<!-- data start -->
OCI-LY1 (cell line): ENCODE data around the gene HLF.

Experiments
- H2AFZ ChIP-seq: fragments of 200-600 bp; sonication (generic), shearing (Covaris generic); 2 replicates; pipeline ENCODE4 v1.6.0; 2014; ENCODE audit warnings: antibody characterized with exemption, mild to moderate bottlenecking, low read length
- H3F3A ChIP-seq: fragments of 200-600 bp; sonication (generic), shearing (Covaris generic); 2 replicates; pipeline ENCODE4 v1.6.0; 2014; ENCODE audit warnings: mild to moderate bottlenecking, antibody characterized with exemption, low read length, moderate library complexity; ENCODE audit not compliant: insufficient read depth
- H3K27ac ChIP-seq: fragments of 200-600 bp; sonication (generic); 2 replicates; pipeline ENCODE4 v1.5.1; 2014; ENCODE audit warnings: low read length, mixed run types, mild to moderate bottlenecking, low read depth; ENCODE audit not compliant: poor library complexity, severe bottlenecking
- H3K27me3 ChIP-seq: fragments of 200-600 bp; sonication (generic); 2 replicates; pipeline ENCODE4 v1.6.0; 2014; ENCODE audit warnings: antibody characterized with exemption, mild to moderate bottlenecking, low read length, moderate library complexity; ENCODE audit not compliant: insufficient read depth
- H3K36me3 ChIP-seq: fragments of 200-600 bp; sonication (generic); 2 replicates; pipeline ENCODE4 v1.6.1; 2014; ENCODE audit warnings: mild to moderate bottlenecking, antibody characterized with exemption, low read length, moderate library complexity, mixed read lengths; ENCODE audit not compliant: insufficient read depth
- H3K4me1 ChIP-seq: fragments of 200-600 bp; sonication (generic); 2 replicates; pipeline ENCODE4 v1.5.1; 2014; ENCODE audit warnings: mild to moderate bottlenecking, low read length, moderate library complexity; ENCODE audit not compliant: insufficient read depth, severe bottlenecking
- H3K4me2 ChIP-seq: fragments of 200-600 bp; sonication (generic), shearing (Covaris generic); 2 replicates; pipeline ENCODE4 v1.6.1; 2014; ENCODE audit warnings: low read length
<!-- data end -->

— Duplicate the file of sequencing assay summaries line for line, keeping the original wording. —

OCI-LY1 (cell line): ENCODE data around the gene HLF.

Experiments
- H2AFZ ChIP-seq: fragments of 200-600 bp; sonication (generic), shearing (Covaris generic); 2 replicates; pipeline ENCODE4 v1.6.0; 2014; ENCODE audit warnings: antibody characterized with exemption, mild to moderate bottlenecking, low read length
- H3F3A ChIP-seq: fragments of 200-600 bp; sonication (generic), shearing (Covaris generic); 2 replicates; pipeline ENCODE4 v1.6.0; 2014; ENCODE audit warnings: mild to moderate bottlenecking, antibody characterized with exemption, low read length, moderate library complexity; ENCODE audit not compliant: insufficient read depth
- H3K27ac ChIP-seq: fragments of 200-600 bp; sonication (generic); 2 replicates; pipeline ENCODE4 v1.5.1; 2014; ENCODE audit warnings: low read length, mixed run types, mild to moderate bottlenecking, low read depth; ENCODE audit not compliant: poor library complexity, severe bottlenecking
- H3K27me3 ChIP-seq: fragments of 200-600 bp; sonication (generic); 2 replicates; pipeline ENCODE4 v1.6.0; 2014; ENCODE audit warnings: antibody characterized with exemption, mild to moderate bottlenecking, low read length, moderate library complexity; ENCODE audit not compliant: insufficient read depth
- H3K36me3 ChIP-seq: fragments of 200-600 bp; sonication (generic); 2 replicates; pipeline ENCODE4 v1.6.1; 2014; ENCODE audit warnings: mild to moderate bottlenecking, antibody characterized with exemption, low read length, moderate library complexity, mixed read lengths; ENCODE audit not compliant: insufficient read depth
- H3K4me1 ChIP-seq: fragments of 200-600 bp; sonication (generic); 2 replicates; pipeline ENCODE4 v1.5.1; 2014; ENCODE audit warnings: mild to moderate bottlenecking, low read length, moderate library complexity; ENCODE audit not compliant: insufficient read depth, severe bottlenecking
- H3K4me2 ChIP-seq: fragments of 200-600 bp; sonication (generic), shearing (Covaris generic); 2 replicates; pipeline ENCODE4 v1.6.1; 2014; ENCODE audit warnings: low read length